Eryon Barnett remembered for his fighter's spirit

Bobcat Beat
Eryon Barnett finally met a battle he could not win.
The 24-year-old Dallas, Texas native battled through adversity for most of his life. Even if perseverance was not easy throughout the trials of his youth, one lesson from his father lingered: never leave unfinished business.
“In Texas, football is like the sunrise and the sunset. It’s going to happen. And one thing I tried to teach my son is when we start something is that we have to finish it,” Elzie Barnett, the head football coach at Wilmer-Hutchins in suburban Dallas, said during a phone interview earlier this month. “The course Eryon had to navigate was a very difficult course. But when you think about Eryon, him playing football and being able to graduate, to overcome all those injuries and all the adversity and still get it done, it’s extremely remarkable.”
Barnett faced a devastating knee injury as a high school senior, a year that also saw him have to move in with his once and future teammate DeNarius McGhee. Barnett again blew out his knee during his third year at the University of Texas. He decided to transfer to Montana State where McGhee and fellow Euless Trinity High standout Tray Robinson had already carved out roles as program cornerstones. At Montana State, he had to redefine his identity while battling shoulder and neck injuries that would cost him games each of his three seasons in Bozeman.
By the end of the 2013 season, it looked like a once-promising career would finish in lackluster fashion. But Barnett, a 6-foot-2, 210-pound safety with range, loved the game so much, he petitioned the NCAA for a sixth year and won yet another battle. He returned for 2014 only to face his fiercest opponent yet.
In the spring leading up to his sixth season, Barnett missed part of spring camp because of severe abdominal pain, an affliction that would later be diagnosed as the first of many bad flare ups of pancreatitis, an inflammation of the pancreas. Another flare up struck in August, causing Barnett to miss a week of fall camp. Perhaps the biggest blow came when pain struck the day before Montana State departed for a huge road game at Cal Poly. Barnett missed that game in San Luis Obispo, an MSU loss, and the next contest too before returning for MSU’s signature win, a 44-39 victory over Idaho State that included a Barnett interception.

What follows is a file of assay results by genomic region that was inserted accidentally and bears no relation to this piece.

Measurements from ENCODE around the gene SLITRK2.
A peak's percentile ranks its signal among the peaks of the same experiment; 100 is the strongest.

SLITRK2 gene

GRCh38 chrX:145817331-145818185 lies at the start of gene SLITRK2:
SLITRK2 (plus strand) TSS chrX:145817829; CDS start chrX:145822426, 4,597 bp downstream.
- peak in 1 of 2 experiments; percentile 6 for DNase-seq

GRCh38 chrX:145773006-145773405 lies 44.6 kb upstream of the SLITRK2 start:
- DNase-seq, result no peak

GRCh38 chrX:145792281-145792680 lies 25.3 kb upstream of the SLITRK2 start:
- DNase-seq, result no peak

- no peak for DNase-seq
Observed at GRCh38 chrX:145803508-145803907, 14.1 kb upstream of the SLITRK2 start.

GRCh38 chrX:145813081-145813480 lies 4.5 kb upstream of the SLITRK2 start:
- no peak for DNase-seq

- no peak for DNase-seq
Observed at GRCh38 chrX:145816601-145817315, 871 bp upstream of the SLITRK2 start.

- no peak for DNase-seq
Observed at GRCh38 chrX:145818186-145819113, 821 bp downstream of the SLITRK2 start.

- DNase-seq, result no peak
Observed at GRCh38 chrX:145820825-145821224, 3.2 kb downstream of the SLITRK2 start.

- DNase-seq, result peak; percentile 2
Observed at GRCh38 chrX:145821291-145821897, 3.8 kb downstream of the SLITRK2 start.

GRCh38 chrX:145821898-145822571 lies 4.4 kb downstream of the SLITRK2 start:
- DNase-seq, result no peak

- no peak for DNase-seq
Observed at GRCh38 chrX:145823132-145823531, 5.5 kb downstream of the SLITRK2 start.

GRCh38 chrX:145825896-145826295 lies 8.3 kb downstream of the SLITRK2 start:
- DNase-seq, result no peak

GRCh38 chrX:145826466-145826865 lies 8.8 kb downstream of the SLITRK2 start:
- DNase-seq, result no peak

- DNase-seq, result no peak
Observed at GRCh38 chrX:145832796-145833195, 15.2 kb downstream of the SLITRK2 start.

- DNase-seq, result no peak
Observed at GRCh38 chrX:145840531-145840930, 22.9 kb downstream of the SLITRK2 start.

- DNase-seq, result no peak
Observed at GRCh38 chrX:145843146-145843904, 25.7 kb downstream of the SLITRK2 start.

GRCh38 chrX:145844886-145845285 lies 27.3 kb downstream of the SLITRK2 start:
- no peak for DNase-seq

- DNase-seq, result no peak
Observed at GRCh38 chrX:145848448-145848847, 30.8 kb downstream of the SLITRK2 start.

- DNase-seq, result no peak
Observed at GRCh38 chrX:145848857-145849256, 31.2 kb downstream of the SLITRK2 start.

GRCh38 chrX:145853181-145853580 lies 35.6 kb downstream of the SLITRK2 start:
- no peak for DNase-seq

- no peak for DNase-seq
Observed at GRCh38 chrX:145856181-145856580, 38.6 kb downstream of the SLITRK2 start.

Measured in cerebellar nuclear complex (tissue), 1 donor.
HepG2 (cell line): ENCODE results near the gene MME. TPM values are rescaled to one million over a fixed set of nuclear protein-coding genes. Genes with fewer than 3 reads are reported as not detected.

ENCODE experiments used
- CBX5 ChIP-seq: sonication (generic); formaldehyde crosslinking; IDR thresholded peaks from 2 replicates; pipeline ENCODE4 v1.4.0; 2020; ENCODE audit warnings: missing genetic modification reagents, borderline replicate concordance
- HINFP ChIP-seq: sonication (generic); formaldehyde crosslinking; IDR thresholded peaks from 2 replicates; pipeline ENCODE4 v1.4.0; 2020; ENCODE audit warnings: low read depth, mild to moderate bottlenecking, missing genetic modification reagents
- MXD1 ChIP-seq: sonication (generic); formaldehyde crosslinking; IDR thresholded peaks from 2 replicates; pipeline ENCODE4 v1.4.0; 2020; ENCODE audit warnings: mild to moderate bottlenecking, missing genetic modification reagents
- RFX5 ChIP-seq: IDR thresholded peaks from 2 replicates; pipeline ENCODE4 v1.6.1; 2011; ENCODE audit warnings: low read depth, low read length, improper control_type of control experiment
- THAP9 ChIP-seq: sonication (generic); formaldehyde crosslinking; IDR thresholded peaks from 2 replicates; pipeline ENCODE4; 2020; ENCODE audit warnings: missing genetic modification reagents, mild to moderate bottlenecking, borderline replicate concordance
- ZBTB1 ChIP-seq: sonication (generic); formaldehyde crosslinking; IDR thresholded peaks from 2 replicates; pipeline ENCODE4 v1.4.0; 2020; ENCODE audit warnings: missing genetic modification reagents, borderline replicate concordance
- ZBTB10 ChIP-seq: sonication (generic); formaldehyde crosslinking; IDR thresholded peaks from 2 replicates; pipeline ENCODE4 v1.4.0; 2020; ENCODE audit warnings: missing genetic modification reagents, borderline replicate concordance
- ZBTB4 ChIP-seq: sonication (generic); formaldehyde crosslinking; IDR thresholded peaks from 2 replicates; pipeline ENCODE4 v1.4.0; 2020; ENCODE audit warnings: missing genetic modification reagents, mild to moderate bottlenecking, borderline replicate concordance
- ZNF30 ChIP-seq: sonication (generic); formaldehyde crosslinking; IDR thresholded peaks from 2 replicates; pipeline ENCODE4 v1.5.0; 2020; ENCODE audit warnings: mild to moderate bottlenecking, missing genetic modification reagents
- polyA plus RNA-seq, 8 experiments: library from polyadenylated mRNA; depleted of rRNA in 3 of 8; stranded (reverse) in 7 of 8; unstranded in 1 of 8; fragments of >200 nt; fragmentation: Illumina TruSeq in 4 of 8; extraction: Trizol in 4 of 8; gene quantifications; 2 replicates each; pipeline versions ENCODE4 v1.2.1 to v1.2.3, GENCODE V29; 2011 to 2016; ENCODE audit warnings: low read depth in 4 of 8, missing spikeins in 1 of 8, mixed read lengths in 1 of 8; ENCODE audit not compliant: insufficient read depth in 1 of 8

Again, Barnett rallied, participating with fellow 2014 seniors Robert Marshall and Alex Singleton at Montana State’s Pro Day and shining. Barnett looked fluid and strong despite spending the previous week in the hospital. He seemed optimistic about his future even if the NFL was a long shot.
In May, he earned his degree in sociology. By June, he had a full-time job at the local Verizon Wireless store. By the 4th of July, he was dead.
Barnett was hospitalized on July 2 because of what family said was his sixth severe pancreatitis flare up in the last year. At 3:30 p.m. on July 4, Barnett stopped breathing and was pronounced dead. The news sent shockwaves through the Montana State and University of Texas families as the heartache reached the borders of Big Sky country all the way down to the Lonestar State.
“Eryon is tough so I knew when he was sick, it was serious but I had no idea the extent of it,” said Montana State co-defensive coordinator and safeties coach Jamie Marshall, Barnett’s primary coach for his three years at MSU. “When he went in last spring, it was some pretty serious stuff and he had surgery (to remove his gal bladder). And it was reoccurring again toward the end of August and he went to Billings and it seemed like he had it taken care of. But you never think of the death part of it even if it’s serious.